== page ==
Many things were decided that night, though each item was heavily coated in procedural molasses. Budget overages were reconciled, bomb safety was assured (there is in fact no such thing as a plasma bomb, except maybe in science fiction, but there would be a big stick of dynamite shoved in the ass of the clogged dam), well-water sampling results were to be disclosed in the local paper and business, by golly, was done. Three hours into what would be a five hour meeting, the school tear down item floats to the surface, by which point I am so whip-lashed by the proceedings that all I can do is whimper out a request for the air conditioning to be turned on. So much for laying in the path of the bulldozers.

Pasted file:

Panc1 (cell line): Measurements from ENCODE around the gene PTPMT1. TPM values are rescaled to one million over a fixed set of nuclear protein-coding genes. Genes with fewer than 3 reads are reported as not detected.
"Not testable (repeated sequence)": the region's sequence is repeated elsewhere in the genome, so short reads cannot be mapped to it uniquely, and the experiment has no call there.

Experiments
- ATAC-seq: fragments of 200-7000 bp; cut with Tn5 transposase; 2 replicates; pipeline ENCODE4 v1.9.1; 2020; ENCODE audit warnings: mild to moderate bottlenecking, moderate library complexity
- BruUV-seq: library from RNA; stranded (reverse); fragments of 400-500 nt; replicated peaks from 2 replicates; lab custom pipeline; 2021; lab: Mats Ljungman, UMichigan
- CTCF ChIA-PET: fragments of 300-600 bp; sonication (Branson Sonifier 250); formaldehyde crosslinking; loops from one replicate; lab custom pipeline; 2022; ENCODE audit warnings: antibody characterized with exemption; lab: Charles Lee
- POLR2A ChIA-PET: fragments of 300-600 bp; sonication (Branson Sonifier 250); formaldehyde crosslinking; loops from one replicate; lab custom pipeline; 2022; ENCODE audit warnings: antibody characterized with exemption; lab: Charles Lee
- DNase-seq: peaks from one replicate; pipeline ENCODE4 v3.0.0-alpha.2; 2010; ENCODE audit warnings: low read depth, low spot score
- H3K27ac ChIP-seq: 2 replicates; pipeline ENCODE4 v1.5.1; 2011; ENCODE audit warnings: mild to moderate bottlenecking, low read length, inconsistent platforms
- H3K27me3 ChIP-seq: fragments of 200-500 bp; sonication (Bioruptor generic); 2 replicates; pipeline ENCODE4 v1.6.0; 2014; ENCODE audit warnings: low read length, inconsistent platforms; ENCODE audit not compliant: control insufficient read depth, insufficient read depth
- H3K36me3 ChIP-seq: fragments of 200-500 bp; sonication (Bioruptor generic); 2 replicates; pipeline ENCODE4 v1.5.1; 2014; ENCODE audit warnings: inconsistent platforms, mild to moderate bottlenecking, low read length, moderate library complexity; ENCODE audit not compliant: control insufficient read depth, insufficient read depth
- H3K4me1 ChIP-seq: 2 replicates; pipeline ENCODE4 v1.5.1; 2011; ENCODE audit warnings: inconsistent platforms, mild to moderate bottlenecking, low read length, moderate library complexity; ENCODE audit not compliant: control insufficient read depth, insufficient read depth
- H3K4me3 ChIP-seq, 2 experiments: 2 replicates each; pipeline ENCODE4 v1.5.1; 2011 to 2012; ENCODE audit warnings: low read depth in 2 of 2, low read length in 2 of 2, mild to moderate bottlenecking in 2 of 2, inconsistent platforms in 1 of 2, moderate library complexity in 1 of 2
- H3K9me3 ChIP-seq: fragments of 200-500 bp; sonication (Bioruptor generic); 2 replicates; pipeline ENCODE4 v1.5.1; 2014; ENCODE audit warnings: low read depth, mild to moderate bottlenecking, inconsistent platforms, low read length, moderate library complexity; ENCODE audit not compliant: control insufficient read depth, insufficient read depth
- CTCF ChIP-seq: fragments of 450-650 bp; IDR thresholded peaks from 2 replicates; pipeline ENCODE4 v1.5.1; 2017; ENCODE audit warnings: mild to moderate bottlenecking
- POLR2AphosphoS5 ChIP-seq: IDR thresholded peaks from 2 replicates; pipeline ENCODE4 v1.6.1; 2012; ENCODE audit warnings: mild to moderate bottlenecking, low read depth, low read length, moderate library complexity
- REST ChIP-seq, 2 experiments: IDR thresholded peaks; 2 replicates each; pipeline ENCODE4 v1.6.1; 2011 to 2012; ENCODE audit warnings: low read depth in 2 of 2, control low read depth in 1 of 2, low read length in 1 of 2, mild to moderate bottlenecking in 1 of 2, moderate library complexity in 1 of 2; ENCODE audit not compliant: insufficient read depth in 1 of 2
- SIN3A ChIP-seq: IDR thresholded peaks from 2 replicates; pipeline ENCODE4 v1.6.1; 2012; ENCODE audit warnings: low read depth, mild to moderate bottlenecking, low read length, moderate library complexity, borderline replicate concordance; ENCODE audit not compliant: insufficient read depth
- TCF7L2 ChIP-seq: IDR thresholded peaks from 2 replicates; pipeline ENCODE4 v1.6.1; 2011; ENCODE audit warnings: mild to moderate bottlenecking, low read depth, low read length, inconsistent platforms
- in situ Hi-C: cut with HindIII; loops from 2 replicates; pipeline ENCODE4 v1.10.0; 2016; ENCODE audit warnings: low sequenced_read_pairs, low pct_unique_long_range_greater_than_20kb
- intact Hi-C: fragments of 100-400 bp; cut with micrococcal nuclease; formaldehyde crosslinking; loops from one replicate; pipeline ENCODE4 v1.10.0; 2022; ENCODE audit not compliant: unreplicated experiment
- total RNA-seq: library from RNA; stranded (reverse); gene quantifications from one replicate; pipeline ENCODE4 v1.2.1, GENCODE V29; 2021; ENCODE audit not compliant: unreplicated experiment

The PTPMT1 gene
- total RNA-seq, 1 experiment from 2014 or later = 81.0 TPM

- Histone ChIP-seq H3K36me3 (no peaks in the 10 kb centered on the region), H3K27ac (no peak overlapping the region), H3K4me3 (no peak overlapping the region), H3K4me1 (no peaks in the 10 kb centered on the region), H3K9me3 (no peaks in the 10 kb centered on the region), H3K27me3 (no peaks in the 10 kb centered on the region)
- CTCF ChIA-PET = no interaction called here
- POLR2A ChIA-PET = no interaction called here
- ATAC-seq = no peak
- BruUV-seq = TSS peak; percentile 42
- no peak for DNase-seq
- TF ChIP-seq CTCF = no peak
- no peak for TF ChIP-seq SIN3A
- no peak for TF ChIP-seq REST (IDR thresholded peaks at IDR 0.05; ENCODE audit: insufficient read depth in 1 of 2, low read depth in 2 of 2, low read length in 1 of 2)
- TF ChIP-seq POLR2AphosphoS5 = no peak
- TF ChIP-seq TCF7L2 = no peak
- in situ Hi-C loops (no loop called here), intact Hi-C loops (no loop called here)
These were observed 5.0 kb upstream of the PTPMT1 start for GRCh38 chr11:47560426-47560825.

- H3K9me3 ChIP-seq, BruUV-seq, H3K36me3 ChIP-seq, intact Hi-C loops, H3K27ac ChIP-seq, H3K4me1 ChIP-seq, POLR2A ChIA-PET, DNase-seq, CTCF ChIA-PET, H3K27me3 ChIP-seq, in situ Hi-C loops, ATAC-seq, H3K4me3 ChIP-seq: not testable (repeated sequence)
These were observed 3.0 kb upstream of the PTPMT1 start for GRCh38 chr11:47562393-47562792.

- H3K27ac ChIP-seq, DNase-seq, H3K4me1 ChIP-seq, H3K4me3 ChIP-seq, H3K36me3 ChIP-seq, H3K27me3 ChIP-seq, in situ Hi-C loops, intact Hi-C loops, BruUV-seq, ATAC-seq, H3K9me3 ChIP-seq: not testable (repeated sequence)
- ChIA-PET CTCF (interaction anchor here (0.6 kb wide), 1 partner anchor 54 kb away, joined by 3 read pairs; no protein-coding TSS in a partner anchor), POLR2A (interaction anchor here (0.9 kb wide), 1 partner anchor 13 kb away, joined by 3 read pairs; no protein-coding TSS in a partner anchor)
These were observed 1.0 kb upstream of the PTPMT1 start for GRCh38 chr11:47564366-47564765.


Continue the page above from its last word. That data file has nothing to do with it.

I did learn a few things by attending that meeting. For one, local government is terribly, terribly boring. But also, that the things that directly affect our personages, the water we drink, the roads we drive, the playing fields on which our kids chuck the ball - the real things that we can see and taste, and go to school in - the fate of those things rest in the hands of our town's minor-league officials and the people who show up to keep them in check.
Its great to get excited by Obama, or feel like knocking Glen Beck's teeth in, but if you want to change the world, show up to your town's chamber meetings, in whatever form they take. It'll blow you off your foundation.